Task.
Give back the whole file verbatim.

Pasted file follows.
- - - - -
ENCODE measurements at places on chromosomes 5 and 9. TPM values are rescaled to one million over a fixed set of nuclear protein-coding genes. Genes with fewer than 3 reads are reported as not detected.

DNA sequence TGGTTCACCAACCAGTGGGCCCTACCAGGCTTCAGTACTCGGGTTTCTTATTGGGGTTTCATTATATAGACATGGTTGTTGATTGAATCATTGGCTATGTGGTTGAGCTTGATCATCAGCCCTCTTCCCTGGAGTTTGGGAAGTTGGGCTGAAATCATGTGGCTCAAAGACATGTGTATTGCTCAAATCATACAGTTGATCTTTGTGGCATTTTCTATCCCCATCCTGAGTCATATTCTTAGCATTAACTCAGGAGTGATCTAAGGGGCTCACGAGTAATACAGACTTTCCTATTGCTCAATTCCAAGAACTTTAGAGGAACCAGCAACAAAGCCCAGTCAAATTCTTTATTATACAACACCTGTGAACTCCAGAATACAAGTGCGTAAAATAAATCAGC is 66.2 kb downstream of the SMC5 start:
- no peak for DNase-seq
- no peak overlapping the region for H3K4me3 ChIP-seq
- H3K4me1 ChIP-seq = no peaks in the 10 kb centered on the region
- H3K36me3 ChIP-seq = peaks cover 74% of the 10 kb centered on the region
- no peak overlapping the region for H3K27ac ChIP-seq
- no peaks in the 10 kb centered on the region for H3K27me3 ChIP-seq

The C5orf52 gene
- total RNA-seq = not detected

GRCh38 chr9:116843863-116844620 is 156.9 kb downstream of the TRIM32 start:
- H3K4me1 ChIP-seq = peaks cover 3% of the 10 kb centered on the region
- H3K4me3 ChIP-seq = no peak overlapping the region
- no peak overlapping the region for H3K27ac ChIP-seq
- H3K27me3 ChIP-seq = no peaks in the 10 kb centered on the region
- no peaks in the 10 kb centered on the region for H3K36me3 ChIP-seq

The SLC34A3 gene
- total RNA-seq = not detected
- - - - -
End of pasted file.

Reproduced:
ENCODE measurements at places on chromosomes 5 and 9. TPM values are rescaled to one million over a fixed set of nuclear protein-coding genes. Genes with fewer than 3 reads are reported as not detected.

DNA sequence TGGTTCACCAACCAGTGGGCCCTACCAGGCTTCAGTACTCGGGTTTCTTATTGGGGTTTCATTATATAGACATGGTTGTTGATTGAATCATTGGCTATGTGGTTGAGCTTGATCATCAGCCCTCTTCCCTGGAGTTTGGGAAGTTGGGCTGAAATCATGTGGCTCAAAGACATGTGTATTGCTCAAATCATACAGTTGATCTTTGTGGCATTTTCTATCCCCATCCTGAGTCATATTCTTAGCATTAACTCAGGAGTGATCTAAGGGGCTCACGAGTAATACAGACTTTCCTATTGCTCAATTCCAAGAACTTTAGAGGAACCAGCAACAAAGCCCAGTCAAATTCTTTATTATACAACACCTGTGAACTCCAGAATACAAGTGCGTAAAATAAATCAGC is 66.2 kb downstream of the SMC5 start:
- no peak for DNase-seq
- no peak overlapping the region for H3K4me3 ChIP-seq
- H3K4me1 ChIP-seq = no peaks in the 10 kb centered on the region
- H3K36me3 ChIP-seq = peaks cover 74% of the 10 kb centered on the region
- no peak overlapping the region for H3K27ac ChIP-seq
- no peaks in the 10 kb centered on the region for H3K27me3 ChIP-seq

The C5orf52 gene
- total RNA-seq = not detected

GRCh38 chr9:116843863-116844620 is 156.9 kb downstream of the TRIM32 start:
- H3K4me1 ChIP-seq = peaks cover 3% of the 10 kb centered on the region
- H3K4me3 ChIP-seq = no peak overlapping the region
- no peak overlapping the region for H3K27ac ChIP-seq
- H3K27me3 ChIP-seq = no peaks in the 10 kb centered on the region
- no peaks in the 10 kb centered on the region for H3K36me3 ChIP-seq

The SLC34A3 gene
- total RNA-seq = not detected